Catholic leaders are accusing Canadian Prime Minister Justin Trudeau of bullying religious groups into supporting abortion on demand.
Trudeau’s administration is facing a huge backlash after it decided to begin forcing groups to affirm their support of “reproductive rights” on an application for grants for student summer jobs.
Leaders of Catholic diocese in Sault Ste. Marie and London, Ontario said they will not apply for the grants this year because they cannot comply with the government’s ideological demands.
CNA reports Bishop Ronald Fabbro of the London diocese sent a letter to the 118 parishes in the diocese in February outlining their opposition to the policy.
“I believe that we need to take a stand against the position of the government of Canada and say that we will not be bullied into even the appearance of collusion on this issue,” Fabbro said. “While others may take an alternative path, we can make a powerful statement by saying ‘no’ to the conditions as set down by the government.”
He said they will take up collections in the coming months to pay student workers instead.
The Sault Star reports the Catholic Diocese of Sault Ste. Marie refused to apply for the government grants as well.
“It is ideology we cannot accept,” said Robert Lariviere, director of canonical and pastoral services.
Many churches and other groups provide students with summer jobs through the Canadian Summer Jobs program. However, the new 2018 grant application requires groups to say that they respect “reproductive rights,” including abortion on demand, as one of their “core” values. Groups cannot submit the online application unless they do, the National Post reports.
The decision sparked a huge backlash. Christian, Muslim, Sikh, Hindu and Jewish leaders have raised concerns about the new ideological requirements, according to The Canadian Press. Pro-life groups are suing the government over the new policy.
The Canadian government released the discriminatory rules in December.
“… these changes help prevent youth (as young as 15 years of age) from being exposed to employment within organizations that may promote positions that are contrary to the values enshrined in the Charter of Rights and Freedoms and associated case law,” the government stated.
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Despite the backlash, Trudeau and his administration have refused to back down on their pro-abortion ideological push.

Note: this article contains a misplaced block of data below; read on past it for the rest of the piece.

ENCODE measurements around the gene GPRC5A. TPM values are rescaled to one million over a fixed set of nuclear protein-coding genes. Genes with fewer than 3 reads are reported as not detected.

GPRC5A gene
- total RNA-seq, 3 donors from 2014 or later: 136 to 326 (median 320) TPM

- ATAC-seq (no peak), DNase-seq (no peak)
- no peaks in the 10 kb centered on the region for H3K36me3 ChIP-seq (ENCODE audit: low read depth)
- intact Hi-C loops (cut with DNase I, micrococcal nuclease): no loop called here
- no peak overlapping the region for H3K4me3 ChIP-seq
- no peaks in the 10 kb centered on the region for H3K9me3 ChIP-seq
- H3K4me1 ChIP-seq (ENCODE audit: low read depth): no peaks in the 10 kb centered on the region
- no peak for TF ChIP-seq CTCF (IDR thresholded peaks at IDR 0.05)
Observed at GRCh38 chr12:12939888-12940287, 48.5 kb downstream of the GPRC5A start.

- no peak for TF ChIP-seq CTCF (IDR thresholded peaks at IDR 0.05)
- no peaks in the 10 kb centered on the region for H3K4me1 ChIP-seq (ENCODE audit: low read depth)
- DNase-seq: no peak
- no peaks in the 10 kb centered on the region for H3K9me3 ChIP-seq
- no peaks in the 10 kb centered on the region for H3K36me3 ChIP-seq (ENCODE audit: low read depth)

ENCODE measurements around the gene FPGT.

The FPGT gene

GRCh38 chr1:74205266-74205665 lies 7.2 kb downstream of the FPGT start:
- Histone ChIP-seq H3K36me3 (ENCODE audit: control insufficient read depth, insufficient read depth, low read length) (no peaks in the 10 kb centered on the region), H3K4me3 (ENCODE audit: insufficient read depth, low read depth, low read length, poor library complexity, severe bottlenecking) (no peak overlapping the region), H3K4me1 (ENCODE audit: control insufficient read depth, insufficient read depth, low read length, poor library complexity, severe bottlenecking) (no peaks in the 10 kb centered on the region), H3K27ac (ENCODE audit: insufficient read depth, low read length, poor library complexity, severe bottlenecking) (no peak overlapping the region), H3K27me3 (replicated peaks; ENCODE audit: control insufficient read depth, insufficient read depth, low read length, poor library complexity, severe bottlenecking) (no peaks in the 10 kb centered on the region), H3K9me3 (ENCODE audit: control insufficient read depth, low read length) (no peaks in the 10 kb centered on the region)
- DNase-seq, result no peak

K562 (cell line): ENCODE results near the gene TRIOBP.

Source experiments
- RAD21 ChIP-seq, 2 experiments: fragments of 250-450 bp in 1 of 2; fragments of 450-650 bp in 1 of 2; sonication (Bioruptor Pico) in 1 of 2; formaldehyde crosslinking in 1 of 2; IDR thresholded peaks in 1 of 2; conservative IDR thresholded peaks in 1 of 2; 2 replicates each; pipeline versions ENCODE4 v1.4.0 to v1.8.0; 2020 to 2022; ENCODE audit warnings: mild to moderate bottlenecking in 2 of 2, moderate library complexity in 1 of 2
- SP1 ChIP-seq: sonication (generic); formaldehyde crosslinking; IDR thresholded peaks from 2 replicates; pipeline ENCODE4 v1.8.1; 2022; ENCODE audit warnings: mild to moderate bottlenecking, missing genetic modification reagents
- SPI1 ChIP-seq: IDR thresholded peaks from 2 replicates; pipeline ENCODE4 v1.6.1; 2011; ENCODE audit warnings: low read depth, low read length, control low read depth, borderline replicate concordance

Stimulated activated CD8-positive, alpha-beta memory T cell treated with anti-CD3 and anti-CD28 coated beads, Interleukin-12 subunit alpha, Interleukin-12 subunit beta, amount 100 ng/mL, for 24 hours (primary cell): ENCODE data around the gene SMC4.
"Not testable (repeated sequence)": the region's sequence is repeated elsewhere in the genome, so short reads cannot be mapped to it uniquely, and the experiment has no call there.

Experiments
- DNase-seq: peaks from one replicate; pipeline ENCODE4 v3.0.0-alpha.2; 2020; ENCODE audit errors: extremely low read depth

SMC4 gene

The pro-abortion administration attempted to assuage the public in late January by claiming groups only must “respect” abortion on demand if they want to receive the grants, according to The Canadian Press.
In January, Trudeau also denigrated concerns voiced by a pro-life student about free speech.
“If you’re pro-life then you are ridiculed and insulted, but if you’re pro-choice then you’re praised,” the student told Trudeau, according to the National Post. “And I just want to know if this [free speech] is important to you.”
Trudeau answered: “Women have fought for generations for the right to control their own bodies, to be able to choose for themselves what to do with their bodies.
“When those beliefs lead to actions aimed to restrict a women’s right on what to do with her body, that’s where we draw the line,” he continued, according to Global News.
However, these explanations have not satisfied many religious groups, which employ students to help run summer camps, refugee service organizations and charities to help low-income families and minorities. Reports indicate that hundreds of groups that used to employ students may not this summer as a result, and summer camps and other charities could be forced to close.
Canadian taxpayers pay about $200 million a year to support the youth-based program, which provides funding for businesses and non-profits to offer temporary summer jobs to youth ages 15 to 30. It is a way the government encourages young people to get hands-on training before entering the workforce full-time.